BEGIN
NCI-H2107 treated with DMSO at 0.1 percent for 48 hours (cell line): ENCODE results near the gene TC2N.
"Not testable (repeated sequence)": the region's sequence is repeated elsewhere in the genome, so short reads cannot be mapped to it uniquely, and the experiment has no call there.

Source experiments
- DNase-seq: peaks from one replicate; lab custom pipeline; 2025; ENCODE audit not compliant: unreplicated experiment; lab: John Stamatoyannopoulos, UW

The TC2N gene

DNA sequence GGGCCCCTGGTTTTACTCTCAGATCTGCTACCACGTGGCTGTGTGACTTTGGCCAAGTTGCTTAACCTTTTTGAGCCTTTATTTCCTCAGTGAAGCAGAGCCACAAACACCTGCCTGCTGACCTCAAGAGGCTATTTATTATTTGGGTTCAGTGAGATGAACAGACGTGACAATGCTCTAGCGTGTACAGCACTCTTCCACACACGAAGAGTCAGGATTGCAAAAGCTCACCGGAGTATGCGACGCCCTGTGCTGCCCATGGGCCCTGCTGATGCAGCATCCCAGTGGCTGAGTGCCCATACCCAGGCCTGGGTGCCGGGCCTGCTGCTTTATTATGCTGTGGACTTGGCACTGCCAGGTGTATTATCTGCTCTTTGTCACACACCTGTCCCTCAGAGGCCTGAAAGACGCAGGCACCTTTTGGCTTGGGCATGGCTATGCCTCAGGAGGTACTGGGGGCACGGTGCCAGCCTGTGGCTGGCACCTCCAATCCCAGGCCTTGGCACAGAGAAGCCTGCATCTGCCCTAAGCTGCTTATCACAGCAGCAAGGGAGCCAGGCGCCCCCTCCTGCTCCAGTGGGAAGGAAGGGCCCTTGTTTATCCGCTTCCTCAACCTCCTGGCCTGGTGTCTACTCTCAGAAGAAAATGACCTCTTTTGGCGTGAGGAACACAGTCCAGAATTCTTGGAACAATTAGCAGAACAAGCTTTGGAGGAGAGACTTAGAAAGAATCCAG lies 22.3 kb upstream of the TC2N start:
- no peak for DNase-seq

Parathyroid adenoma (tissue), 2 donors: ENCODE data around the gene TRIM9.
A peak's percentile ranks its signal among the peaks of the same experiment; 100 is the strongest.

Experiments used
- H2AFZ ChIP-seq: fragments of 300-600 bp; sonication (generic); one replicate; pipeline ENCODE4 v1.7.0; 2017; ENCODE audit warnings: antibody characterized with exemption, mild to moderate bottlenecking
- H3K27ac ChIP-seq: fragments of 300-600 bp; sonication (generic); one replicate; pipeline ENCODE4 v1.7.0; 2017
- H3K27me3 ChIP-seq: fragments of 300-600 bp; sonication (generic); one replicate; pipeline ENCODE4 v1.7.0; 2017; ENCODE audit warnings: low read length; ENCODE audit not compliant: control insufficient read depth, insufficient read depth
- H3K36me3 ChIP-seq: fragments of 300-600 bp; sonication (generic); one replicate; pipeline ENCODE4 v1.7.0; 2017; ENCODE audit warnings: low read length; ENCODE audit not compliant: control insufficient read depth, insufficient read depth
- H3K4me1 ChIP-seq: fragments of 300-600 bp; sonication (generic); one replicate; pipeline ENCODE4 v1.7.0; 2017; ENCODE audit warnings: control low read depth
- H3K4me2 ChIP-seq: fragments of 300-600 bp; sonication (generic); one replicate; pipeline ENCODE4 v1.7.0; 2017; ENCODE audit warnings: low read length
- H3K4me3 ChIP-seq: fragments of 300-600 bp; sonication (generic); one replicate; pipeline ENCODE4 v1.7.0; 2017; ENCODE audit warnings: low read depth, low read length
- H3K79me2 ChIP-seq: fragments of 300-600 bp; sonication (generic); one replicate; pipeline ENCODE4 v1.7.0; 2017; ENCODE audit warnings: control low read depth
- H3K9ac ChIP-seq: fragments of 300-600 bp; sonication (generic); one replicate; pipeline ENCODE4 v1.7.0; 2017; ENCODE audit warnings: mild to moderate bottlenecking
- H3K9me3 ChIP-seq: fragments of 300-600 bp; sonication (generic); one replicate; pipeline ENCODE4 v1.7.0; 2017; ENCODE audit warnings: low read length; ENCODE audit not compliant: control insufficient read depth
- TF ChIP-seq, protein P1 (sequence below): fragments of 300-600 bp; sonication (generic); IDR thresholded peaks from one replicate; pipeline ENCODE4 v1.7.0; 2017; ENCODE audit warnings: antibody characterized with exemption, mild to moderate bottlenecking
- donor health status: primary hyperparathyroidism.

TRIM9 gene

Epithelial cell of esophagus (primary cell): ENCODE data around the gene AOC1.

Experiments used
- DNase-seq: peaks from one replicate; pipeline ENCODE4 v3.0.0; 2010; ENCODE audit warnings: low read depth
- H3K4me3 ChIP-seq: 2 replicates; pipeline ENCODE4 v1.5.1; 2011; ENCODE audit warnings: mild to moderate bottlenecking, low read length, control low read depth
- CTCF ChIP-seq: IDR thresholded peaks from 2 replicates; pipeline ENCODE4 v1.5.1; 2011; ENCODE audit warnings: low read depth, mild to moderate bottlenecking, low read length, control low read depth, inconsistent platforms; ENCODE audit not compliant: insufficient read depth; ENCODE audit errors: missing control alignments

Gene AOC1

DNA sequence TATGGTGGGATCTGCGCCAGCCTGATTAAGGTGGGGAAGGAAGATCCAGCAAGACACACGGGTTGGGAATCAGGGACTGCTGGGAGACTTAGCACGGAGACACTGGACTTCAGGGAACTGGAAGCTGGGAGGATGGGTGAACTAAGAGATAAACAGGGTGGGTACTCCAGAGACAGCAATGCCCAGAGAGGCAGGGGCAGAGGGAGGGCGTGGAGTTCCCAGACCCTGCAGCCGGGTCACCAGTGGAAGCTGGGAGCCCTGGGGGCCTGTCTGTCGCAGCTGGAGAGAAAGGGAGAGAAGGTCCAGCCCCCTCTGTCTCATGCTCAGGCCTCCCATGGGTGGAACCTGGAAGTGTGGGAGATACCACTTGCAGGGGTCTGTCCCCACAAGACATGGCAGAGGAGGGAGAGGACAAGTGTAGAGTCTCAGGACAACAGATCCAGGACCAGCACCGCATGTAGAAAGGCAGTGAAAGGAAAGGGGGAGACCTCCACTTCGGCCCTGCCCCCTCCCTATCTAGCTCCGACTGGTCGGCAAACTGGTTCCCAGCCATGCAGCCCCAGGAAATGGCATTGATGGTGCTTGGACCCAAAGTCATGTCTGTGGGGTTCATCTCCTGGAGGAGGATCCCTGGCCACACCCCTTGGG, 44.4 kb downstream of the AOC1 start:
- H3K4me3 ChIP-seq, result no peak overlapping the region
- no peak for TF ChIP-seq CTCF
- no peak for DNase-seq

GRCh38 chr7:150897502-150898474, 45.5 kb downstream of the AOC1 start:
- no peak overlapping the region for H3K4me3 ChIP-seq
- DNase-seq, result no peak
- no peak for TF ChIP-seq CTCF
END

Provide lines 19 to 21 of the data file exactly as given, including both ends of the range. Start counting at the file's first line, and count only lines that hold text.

- H3K9ac ChIP-seq: fragments of 300-600 bp; sonication (generic); one replicate; pipeline ENCODE4 v1.7.0; 2017; ENCODE audit warnings: mild to moderate bottlenecking
- H3K9me3 ChIP-seq: fragments of 300-600 bp; sonication (generic); one replicate; pipeline ENCODE4 v1.7.0; 2017; ENCODE audit warnings: low read length; ENCODE audit not compliant: control insufficient read depth
- TF ChIP-seq, protein P1 (sequence below): fragments of 300-600 bp; sonication (generic); IDR thresholded peaks from one replicate; pipeline ENCODE4 v1.7.0; 2017; ENCODE audit warnings: antibody characterized with exemption, mild to moderate bottlenecking